A Rundown of Key Hiring and Contracting Laws to Remember in 2015
California enacted more than 300 new laws in September 2014, many of which impact employer hiring and contracting practices. California employers should remain diligent in reacting to these laws while employees in California should remain apprised of new or expanded rights as a result of new legislation. Below are some of the key changes in hiring and contracting laws taking effect this year.
Laws Related to Hiring
Existing law requires the Department of Motor Vehicles (DMV) to issue an original driver's license to a person who is unable to submit satisfactory proof that the applicant's presence in the United States is authorized under federal law if he or she meets all other qualifications for licensure and provides satisfactory proof to the department of his or her identity and California residency. In September of last year, California passed Assembly Bill 1660 (AB 1660) which provides new protections in the employment context for individuals possessing such driver's licenses. Some of the provisions of AB 1660 include:
• Prohibiting an employer from discriminating against an individual because he or she holds or presents a driver's license issued under Vehicle Code section 12801.9;
• Prohibiting an employer from requiring a person to present a driver's license, unless possessing a driver's license is required by the employer and the employer's requirement is otherwise permitted by law.
• Establishing that driver's license information obtained by an employer is private and confidential, exempt from disclosure under the California Public Records Act, and shall not be disclosed except to establish identity and authorization to drive.
• Prohibiting using a license issued pursuant to Vehicle Code section 12801.9 to consider an individual's citizenship or immigration status, or as a basis for an investigation, arrest, citation or defense.
Laws Related to Contracting
There are a number of new precautions for employers to consider when using staffing agencies or other labor contractors because, effective January 1, 2015, Labor Code section 2810.3 imposes liability on contracting employers for certain violations suffered by such workers.
Working Off the Clock
Employers should ensure that no employees, including contingent workers, work off the clock. Employees are supposed to be paid for pre-shift and post-shift activities if they are an integral and indispensable part of the principal activities for which the workers are employed. For purposes of California wage and hour laws and working off the clock rules, the term “principal activities” is considered to include any work of consequence performed for an employer no matter when the work is performed. Time spent waiting for work is compensable time for which employees are entitled to be paid if the waiting time is spent primarily for the benefit of the employer and the business.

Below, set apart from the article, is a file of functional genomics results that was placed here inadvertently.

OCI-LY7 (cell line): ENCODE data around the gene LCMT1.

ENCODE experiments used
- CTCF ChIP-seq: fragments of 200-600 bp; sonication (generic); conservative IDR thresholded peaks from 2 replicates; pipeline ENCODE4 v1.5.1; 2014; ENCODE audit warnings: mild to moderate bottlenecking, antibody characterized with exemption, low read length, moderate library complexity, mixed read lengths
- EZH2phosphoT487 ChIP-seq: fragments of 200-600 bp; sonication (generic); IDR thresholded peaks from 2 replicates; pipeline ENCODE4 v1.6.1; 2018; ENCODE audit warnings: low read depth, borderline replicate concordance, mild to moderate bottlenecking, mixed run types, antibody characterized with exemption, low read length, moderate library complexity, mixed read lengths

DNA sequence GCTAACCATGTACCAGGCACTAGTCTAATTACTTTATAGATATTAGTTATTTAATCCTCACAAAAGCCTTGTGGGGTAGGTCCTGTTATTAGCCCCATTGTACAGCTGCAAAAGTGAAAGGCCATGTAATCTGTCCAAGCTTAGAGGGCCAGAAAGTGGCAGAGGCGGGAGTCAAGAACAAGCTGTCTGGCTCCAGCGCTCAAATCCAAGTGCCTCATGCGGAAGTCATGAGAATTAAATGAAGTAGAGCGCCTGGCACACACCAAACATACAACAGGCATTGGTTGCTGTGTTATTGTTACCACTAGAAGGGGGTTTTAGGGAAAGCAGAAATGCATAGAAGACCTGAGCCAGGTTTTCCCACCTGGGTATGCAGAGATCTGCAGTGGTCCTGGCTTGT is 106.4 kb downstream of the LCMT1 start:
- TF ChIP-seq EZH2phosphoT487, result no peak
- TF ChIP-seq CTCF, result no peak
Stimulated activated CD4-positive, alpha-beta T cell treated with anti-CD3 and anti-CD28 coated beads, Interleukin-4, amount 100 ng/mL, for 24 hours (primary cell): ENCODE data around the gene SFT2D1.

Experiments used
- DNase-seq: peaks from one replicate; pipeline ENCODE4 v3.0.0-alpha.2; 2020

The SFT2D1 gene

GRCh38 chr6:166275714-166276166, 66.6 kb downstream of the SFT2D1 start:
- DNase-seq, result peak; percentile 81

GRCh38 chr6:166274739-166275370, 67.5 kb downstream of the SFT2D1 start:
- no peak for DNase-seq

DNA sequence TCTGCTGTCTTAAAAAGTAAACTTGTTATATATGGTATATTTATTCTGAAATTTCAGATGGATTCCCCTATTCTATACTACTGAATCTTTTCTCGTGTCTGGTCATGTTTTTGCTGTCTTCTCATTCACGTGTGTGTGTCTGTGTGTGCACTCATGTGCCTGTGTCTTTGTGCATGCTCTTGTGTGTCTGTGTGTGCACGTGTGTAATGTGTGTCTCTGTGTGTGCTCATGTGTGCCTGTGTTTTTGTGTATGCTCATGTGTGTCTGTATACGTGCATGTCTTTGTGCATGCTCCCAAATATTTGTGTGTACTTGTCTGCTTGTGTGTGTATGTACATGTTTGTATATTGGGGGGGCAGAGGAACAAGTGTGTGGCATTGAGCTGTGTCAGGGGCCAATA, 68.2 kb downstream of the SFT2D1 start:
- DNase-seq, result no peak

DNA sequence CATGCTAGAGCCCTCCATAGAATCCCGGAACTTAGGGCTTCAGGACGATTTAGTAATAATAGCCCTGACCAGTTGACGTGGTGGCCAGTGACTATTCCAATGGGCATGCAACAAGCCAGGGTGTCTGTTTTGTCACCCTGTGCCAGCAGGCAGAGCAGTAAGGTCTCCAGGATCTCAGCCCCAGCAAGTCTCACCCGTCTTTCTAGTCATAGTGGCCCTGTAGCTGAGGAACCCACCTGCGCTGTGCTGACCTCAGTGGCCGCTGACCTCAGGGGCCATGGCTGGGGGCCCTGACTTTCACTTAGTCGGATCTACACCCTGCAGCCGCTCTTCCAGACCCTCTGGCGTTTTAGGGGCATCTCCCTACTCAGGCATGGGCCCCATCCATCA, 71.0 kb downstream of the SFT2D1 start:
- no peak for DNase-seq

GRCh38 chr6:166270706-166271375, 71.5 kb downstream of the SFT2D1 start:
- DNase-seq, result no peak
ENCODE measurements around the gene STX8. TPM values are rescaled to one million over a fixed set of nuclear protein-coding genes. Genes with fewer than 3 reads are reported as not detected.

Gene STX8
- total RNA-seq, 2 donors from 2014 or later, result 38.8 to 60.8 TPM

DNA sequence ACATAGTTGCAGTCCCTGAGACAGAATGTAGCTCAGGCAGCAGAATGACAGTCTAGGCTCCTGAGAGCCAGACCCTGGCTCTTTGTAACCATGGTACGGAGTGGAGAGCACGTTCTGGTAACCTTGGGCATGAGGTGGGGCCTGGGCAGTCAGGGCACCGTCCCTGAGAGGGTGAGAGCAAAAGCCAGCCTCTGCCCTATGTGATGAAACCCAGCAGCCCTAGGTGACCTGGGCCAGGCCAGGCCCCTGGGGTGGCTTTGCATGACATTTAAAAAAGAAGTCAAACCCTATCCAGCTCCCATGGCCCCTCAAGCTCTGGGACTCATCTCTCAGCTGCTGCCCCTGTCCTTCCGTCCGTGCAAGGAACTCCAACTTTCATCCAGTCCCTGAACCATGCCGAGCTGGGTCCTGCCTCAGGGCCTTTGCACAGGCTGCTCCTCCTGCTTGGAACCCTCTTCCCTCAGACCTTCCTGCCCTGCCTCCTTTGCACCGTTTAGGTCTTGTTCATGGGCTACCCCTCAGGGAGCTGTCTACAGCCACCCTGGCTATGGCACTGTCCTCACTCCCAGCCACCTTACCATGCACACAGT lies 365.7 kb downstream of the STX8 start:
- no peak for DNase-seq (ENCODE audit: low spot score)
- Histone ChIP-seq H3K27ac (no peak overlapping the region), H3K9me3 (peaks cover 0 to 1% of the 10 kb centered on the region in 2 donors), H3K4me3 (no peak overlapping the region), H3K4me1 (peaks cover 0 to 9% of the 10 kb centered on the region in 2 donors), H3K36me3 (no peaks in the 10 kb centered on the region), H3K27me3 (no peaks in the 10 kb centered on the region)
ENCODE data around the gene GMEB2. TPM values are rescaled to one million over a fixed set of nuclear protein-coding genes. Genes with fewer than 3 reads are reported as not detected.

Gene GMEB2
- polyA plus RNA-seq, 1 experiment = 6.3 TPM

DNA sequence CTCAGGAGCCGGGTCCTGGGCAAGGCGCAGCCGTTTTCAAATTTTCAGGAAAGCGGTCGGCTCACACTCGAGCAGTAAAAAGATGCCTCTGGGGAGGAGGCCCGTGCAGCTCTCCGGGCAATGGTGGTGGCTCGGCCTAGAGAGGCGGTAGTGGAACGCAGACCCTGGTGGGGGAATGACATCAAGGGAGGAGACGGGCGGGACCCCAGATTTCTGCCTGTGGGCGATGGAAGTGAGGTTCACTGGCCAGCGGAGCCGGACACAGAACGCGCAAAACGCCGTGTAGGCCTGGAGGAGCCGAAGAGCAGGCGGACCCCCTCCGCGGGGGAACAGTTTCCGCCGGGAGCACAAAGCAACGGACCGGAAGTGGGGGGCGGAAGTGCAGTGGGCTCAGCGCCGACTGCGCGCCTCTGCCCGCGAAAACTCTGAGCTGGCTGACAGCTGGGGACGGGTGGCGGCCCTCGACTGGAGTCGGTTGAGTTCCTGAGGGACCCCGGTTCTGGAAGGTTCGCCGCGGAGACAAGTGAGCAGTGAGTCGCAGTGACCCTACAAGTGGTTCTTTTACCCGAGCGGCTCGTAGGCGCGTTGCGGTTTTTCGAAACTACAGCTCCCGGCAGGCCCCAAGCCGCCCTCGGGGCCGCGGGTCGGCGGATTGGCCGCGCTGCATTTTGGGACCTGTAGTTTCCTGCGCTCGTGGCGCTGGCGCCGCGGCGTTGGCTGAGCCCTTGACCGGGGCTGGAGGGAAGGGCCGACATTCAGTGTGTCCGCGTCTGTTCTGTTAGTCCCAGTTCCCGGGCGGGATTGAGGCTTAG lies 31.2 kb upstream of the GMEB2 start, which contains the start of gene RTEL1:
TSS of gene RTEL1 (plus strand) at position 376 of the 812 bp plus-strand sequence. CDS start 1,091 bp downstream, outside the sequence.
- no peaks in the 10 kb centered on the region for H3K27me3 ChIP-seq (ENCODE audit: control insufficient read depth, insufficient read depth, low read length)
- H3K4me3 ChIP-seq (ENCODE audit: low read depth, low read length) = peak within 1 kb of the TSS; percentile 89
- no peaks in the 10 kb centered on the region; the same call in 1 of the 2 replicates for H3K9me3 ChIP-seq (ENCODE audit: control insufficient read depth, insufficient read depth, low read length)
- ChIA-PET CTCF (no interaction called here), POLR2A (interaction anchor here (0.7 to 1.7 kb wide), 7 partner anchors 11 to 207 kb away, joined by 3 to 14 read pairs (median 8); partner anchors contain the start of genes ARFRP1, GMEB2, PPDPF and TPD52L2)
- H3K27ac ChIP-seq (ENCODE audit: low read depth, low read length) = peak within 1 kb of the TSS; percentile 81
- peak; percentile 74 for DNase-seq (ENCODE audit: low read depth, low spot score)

Even if an employee works off the clock, their employer may try to argue that the time worked is de minimis, meaning too little for compensation. However, since the general rule is that employees must be compensated for all of the time they work, it is difficult for employers to prove that the time worked off the clock is de minimis.
An employee must be paid 1 1/2 times his or her regular base rate of pay for hours worked beyond 8 hours in a day or 40 hours in a workweek (whichever is more beneficial to the employee). The California Department of Labor Enforcement (DLSE) sets out specific rules to follow when calculating the regular base rate of pay. Since commissions are wages, an employer must pay overtime on all commissions and must include commissions in calculating the regular base rate of pay unless the commissions are specifically excluded by law from inclusion in regular rate calculations.
Many employers fail to include commissions and other additional money an employee earns in calculating the employee's regular base rate of pay for overtime purposes. This is frequently a problem for inside sales representatives who receive commissions on their sales or sales representatives that are classified as independent contractors. In determining the overtime rate under California law, the regular base rate must be calculated by taking all of an employee's regular wages (hourly pay, salary, bonuses, commissions, etc.) earned in a given week and dividing it by 40. The overtime rate is then multiplied by 1.5.
Employers often take the employee's hourly rate without including the wages earned from commissions, and multiply the hourly rate by 1.5 and use that as the overtime rate. If the employer correctly calculates the base rate by including all of the employee's wages, including the commissions earned, it can make a considerable difference in the amount of money an employee receives in overtime pay.
Experienced California Employment Lawyers
To further discuss the latest in employment law, or any of the new laws above, feel free to contact leading California employment lawyers at Kingsley & Kingsley. Call toll-free at (888) 500-8469 or click here to contact us.